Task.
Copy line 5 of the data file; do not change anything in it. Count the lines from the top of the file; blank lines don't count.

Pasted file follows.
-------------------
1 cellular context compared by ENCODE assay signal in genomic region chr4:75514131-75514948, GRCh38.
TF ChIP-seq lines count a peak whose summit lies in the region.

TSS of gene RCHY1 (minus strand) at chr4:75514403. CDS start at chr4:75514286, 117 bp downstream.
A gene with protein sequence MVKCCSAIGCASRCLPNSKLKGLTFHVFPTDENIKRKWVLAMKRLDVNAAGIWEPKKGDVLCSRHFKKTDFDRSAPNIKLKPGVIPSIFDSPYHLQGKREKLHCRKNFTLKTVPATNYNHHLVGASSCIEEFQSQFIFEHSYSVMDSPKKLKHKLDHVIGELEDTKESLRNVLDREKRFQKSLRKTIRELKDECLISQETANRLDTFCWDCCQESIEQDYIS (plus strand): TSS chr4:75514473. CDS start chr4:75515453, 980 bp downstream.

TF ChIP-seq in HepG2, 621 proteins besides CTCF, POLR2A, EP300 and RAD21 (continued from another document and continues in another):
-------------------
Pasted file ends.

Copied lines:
TF ChIP-seq in HepG2, 621 proteins besides CTCF, POLR2A, EP300 and RAD21 (continued from another document and continues in another):